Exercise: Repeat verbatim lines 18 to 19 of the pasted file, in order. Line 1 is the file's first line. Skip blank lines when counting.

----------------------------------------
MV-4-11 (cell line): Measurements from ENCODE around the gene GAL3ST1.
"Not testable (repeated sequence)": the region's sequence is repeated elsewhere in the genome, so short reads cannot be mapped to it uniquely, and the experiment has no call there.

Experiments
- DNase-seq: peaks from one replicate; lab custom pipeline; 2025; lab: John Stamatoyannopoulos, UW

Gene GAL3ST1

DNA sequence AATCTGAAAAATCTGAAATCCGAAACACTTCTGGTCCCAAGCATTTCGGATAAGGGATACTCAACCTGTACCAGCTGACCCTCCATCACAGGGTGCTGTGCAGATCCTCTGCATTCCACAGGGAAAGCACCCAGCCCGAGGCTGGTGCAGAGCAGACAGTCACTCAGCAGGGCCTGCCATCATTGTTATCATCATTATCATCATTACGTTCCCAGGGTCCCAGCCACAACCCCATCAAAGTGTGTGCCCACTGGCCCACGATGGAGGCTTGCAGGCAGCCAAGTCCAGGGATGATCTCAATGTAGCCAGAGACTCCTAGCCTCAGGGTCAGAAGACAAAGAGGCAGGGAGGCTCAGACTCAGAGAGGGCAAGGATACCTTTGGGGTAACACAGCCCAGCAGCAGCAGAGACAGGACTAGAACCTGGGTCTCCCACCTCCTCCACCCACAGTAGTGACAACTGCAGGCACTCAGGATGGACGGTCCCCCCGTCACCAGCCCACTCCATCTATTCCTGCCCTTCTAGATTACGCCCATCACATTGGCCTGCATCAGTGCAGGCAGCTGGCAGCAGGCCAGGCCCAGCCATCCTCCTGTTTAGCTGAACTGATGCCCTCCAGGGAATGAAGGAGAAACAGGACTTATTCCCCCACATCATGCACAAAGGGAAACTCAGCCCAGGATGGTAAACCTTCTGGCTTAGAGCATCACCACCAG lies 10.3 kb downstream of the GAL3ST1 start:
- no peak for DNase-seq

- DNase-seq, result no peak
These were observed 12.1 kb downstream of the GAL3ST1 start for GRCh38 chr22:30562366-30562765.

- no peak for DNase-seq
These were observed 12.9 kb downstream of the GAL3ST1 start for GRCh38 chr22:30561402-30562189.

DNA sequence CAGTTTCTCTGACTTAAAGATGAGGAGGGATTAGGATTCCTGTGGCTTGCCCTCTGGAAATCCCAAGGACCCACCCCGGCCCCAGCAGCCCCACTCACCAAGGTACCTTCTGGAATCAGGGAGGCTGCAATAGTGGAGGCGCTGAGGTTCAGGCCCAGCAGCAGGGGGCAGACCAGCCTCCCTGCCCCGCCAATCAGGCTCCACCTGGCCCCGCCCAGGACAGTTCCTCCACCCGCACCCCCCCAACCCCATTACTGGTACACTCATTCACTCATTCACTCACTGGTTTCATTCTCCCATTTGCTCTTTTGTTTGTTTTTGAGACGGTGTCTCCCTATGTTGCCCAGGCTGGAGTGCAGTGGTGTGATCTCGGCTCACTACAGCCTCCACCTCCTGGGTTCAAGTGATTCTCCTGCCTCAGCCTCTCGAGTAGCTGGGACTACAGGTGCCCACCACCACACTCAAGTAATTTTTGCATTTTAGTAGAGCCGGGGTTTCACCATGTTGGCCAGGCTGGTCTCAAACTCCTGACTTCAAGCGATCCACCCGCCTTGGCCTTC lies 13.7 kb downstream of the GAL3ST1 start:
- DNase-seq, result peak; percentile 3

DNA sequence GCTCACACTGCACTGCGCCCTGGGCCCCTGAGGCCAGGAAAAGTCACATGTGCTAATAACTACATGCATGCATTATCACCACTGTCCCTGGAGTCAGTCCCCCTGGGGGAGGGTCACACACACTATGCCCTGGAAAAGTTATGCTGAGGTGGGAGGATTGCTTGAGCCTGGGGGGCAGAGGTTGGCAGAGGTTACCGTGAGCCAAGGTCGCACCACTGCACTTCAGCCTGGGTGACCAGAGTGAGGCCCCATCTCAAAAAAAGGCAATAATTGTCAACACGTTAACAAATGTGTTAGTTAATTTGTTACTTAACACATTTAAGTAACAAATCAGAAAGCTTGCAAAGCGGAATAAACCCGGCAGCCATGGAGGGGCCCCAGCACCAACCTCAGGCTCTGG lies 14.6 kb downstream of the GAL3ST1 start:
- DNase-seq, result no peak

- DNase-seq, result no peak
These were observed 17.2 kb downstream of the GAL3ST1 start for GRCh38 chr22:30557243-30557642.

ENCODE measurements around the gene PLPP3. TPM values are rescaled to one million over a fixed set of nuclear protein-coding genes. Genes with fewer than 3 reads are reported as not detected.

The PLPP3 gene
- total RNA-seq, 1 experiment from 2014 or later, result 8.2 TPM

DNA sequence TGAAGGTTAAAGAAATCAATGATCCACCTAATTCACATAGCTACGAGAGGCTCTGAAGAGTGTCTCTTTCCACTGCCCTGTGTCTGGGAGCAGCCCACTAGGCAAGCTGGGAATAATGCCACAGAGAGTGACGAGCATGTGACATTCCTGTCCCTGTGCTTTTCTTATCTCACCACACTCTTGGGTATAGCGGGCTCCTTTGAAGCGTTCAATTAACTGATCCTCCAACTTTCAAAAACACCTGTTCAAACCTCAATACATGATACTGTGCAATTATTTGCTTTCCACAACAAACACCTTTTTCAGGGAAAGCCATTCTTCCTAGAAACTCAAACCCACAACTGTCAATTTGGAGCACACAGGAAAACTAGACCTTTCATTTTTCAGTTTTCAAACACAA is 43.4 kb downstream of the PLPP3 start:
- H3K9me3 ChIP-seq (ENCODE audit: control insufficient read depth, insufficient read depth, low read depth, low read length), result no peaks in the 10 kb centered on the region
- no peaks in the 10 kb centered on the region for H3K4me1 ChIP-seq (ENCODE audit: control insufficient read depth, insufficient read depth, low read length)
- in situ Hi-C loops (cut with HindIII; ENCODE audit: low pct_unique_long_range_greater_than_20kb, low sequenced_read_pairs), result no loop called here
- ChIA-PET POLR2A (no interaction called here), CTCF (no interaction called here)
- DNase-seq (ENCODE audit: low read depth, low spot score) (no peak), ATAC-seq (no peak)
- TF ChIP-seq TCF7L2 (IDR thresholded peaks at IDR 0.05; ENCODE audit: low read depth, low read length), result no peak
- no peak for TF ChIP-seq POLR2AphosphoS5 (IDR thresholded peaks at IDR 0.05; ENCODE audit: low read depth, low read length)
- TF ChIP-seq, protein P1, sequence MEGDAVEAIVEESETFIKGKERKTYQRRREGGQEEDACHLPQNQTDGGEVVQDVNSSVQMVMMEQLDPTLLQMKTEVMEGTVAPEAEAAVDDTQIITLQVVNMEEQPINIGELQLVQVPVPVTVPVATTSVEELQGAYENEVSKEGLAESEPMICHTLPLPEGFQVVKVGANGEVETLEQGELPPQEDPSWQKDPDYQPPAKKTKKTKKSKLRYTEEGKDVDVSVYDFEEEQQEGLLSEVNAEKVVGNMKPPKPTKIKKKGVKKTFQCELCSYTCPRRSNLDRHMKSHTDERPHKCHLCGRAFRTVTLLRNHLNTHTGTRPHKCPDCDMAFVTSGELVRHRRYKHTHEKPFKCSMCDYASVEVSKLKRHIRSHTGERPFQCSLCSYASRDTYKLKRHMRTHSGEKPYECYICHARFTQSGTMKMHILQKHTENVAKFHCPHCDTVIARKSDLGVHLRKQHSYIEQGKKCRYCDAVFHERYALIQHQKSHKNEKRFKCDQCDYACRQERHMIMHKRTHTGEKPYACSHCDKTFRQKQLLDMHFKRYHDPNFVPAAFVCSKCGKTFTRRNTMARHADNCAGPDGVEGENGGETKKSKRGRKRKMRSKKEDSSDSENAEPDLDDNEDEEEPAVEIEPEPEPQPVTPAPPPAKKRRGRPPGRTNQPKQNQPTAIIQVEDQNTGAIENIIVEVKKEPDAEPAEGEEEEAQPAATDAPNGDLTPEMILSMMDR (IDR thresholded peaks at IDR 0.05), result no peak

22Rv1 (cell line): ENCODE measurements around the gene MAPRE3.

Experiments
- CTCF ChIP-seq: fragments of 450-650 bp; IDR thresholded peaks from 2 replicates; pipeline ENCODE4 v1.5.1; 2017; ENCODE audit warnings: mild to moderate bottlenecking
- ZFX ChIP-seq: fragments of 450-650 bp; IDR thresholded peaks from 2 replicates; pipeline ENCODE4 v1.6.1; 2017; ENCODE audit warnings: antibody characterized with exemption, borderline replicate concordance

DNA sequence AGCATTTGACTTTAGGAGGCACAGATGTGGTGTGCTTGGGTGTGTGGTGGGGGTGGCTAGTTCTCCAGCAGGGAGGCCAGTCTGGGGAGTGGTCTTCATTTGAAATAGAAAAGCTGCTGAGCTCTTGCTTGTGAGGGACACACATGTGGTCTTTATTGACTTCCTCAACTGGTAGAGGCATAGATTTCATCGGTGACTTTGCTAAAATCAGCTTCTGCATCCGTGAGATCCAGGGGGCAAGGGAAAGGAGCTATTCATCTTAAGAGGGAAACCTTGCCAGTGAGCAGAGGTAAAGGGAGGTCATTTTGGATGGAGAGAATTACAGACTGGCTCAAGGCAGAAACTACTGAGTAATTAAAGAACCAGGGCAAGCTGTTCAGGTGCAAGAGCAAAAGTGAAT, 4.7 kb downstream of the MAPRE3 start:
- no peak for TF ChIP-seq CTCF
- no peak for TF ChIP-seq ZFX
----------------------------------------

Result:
ENCODE measurements around the gene PLPP3. TPM values are rescaled to one million over a fixed set of nuclear protein-coding genes. Genes with fewer than 3 reads are reported as not detected.

The PLPP3 gene